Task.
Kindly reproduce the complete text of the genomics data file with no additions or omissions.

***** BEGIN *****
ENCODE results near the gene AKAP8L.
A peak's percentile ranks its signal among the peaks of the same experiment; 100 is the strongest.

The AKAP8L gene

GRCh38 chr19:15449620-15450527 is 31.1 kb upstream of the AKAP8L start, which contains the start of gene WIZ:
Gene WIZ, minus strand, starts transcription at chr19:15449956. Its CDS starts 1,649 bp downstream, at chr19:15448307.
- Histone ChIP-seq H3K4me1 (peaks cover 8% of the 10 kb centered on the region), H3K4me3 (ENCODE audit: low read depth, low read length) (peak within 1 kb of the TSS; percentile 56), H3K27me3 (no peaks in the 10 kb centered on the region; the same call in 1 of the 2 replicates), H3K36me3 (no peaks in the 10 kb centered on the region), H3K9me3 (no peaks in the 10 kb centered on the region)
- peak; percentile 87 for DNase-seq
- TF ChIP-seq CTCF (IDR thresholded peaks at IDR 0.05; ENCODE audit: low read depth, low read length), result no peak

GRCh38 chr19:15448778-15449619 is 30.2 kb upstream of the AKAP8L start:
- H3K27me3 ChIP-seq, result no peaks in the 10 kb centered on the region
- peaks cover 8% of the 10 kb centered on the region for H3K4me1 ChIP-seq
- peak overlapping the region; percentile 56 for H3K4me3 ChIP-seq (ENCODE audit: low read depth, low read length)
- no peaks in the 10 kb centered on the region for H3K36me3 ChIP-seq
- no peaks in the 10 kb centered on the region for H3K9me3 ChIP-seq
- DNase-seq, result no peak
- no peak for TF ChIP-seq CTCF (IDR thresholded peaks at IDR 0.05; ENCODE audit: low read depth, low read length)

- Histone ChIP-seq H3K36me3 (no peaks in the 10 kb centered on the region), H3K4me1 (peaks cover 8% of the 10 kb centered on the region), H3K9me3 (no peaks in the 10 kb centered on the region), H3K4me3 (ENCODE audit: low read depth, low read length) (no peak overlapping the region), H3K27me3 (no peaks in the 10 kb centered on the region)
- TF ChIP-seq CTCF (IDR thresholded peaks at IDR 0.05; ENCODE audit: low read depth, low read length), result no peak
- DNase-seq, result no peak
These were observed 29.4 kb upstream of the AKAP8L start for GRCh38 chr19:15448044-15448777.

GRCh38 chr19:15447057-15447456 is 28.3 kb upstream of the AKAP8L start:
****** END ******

ENCODE results near the gene AKAP8L.
A peak's percentile ranks its signal among the peaks of the same experiment; 100 is the strongest.

The AKAP8L gene

GRCh38 chr19:15449620-15450527 is 31.1 kb upstream of the AKAP8L start, which contains the start of gene WIZ:
Gene WIZ, minus strand, starts transcription at chr19:15449956. Its CDS starts 1,649 bp downstream, at chr19:15448307.
- Histone ChIP-seq H3K4me1 (peaks cover 8% of the 10 kb centered on the region), H3K4me3 (ENCODE audit: low read depth, low read length) (peak within 1 kb of the TSS; percentile 56), H3K27me3 (no peaks in the 10 kb centered on the region; the same call in 1 of the 2 replicates), H3K36me3 (no peaks in the 10 kb centered on the region), H3K9me3 (no peaks in the 10 kb centered on the region)
- peak; percentile 87 for DNase-seq
- TF ChIP-seq CTCF (IDR thresholded peaks at IDR 0.05; ENCODE audit: low read depth, low read length), result no peak

GRCh38 chr19:15448778-15449619 is 30.2 kb upstream of the AKAP8L start:
- H3K27me3 ChIP-seq, result no peaks in the 10 kb centered on the region
- peaks cover 8% of the 10 kb centered on the region for H3K4me1 ChIP-seq
- peak overlapping the region; percentile 56 for H3K4me3 ChIP-seq (ENCODE audit: low read depth, low read length)
- no peaks in the 10 kb centered on the region for H3K36me3 ChIP-seq
- no peaks in the 10 kb centered on the region for H3K9me3 ChIP-seq
- DNase-seq, result no peak
- no peak for TF ChIP-seq CTCF (IDR thresholded peaks at IDR 0.05; ENCODE audit: low read depth, low read length)

- Histone ChIP-seq H3K36me3 (no peaks in the 10 kb centered on the region), H3K4me1 (peaks cover 8% of the 10 kb centered on the region), H3K9me3 (no peaks in the 10 kb centered on the region), H3K4me3 (ENCODE audit: low read depth, low read length) (no peak overlapping the region), H3K27me3 (no peaks in the 10 kb centered on the region)
- TF ChIP-seq CTCF (IDR thresholded peaks at IDR 0.05; ENCODE audit: low read depth, low read length), result no peak
- DNase-seq, result no peak
These were observed 29.4 kb upstream of the AKAP8L start for GRCh38 chr19:15448044-15448777.

GRCh38 chr19:15447057-15447456 is 28.3 kb upstream of the AKAP8L start: